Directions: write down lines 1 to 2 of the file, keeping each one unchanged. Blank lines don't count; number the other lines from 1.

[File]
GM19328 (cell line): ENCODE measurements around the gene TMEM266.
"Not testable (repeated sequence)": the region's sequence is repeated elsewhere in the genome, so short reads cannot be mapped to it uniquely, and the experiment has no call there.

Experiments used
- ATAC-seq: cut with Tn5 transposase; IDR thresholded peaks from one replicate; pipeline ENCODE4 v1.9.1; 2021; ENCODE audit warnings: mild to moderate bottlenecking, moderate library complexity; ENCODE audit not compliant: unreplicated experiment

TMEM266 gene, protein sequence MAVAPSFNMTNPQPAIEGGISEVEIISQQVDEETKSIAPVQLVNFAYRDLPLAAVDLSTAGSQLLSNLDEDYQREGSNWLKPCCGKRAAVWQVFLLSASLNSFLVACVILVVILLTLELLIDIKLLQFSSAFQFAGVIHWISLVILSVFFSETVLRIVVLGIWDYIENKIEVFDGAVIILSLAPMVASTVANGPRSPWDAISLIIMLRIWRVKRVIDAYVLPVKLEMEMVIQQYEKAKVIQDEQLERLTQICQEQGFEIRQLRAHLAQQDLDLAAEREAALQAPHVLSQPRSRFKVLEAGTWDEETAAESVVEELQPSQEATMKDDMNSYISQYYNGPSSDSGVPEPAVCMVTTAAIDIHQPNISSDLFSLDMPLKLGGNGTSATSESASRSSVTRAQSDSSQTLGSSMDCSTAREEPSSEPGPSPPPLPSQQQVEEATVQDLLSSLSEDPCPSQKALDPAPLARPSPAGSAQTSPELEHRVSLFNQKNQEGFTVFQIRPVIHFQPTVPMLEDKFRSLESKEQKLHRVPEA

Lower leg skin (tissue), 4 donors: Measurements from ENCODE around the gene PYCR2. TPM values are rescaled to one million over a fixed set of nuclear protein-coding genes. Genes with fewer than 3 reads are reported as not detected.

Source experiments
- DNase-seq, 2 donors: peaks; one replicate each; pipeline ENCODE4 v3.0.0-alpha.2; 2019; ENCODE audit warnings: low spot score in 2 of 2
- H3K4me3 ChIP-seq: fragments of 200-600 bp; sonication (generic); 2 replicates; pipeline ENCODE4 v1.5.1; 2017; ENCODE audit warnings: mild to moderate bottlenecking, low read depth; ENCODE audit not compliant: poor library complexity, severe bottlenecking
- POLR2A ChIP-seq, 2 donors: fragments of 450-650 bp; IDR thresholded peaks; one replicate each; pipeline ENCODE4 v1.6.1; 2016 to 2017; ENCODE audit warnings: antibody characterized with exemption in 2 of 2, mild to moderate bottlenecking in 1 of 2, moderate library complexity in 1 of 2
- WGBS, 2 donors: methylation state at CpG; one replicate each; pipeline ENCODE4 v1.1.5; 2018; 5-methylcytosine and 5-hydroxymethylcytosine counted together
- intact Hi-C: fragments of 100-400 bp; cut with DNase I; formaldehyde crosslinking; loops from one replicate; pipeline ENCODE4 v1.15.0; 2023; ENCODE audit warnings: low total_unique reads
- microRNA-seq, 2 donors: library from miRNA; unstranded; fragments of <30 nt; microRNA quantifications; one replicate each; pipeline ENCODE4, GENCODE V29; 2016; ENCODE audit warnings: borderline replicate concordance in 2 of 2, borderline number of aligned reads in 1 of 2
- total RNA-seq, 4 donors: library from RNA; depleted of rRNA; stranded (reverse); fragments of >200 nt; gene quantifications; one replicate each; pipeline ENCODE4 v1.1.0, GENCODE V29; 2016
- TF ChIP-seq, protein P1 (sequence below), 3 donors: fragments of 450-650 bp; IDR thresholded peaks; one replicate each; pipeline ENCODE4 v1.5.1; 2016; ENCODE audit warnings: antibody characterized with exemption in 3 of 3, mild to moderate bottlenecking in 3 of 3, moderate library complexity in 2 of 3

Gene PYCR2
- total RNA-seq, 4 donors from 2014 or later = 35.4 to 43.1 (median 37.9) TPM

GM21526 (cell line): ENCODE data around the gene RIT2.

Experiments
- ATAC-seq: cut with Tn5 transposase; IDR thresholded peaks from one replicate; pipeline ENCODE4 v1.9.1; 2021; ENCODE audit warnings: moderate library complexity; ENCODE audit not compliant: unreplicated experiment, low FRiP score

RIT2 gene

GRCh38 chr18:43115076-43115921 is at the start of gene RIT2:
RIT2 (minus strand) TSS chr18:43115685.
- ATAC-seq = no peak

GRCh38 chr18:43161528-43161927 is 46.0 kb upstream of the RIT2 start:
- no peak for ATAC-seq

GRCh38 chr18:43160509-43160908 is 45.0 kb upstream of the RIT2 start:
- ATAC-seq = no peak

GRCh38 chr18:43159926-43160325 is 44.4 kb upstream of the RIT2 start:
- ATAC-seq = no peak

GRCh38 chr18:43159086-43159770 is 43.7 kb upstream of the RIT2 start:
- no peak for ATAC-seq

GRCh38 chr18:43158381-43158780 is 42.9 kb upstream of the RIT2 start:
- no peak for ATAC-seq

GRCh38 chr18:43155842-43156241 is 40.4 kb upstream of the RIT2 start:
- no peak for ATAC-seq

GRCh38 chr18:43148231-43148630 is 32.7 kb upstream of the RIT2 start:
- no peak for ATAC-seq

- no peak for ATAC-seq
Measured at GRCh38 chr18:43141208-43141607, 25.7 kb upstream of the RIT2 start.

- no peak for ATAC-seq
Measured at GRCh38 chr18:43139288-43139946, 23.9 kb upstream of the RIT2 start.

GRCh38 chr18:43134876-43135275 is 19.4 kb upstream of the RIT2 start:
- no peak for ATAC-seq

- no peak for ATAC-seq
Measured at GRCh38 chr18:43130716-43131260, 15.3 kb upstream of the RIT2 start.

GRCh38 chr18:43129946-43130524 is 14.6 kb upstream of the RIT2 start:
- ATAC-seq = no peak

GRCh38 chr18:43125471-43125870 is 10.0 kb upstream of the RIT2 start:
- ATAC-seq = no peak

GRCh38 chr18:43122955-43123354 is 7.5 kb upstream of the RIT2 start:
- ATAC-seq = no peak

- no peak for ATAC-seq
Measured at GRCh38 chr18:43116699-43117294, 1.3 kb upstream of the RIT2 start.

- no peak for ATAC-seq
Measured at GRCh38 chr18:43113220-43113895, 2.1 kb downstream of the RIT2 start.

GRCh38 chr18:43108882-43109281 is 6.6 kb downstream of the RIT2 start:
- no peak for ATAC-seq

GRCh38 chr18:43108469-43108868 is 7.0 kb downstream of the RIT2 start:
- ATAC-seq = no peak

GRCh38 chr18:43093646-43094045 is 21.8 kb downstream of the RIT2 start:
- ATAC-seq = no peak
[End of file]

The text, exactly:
GM19328 (cell line): ENCODE measurements around the gene TMEM266.
"Not testable (repeated sequence)": the region's sequence is repeated elsewhere in the genome, so short reads cannot be mapped to it uniquely, and the experiment has no call there.